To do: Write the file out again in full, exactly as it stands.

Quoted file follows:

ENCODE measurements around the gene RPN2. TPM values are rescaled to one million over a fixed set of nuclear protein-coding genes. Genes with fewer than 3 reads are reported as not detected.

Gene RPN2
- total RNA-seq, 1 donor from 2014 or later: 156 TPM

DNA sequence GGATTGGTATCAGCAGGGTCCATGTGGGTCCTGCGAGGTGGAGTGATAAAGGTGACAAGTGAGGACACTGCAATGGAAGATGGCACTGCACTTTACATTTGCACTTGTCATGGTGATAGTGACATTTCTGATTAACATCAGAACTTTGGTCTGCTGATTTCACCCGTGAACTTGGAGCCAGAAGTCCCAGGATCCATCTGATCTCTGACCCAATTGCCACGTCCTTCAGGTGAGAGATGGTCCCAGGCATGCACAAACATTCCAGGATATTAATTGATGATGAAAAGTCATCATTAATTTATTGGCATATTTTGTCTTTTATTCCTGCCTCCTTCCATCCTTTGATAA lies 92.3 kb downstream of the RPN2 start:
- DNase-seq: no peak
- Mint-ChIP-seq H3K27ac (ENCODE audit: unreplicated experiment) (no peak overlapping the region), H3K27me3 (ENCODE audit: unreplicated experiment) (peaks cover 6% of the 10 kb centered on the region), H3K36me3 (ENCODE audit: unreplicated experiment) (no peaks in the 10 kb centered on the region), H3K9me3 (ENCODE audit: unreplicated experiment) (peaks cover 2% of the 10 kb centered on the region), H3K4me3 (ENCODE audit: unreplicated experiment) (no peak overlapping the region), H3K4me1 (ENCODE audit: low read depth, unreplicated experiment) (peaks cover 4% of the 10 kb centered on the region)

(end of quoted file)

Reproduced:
ENCODE measurements around the gene RPN2. TPM values are rescaled to one million over a fixed set of nuclear protein-coding genes. Genes with fewer than 3 reads are reported as not detected.

Gene RPN2
- total RNA-seq, 1 donor from 2014 or later: 156 TPM

DNA sequence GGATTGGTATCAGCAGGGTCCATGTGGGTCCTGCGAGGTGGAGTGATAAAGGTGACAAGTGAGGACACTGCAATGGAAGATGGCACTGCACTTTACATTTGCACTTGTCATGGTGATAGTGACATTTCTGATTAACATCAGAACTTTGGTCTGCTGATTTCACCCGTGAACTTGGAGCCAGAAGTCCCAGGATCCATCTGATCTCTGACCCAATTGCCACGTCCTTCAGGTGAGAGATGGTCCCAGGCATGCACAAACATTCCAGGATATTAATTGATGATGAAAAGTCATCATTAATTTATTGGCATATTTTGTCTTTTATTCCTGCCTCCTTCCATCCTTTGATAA lies 92.3 kb downstream of the RPN2 start:
- DNase-seq: no peak
- Mint-ChIP-seq H3K27ac (ENCODE audit: unreplicated experiment) (no peak overlapping the region), H3K27me3 (ENCODE audit: unreplicated experiment) (peaks cover 6% of the 10 kb centered on the region), H3K36me3 (ENCODE audit: unreplicated experiment) (no peaks in the 10 kb centered on the region), H3K9me3 (ENCODE audit: unreplicated experiment) (peaks cover 2% of the 10 kb centered on the region), H3K4me3 (ENCODE audit: unreplicated experiment) (no peak overlapping the region), H3K4me1 (ENCODE audit: low read depth, unreplicated experiment) (peaks cover 4% of the 10 kb centered on the region)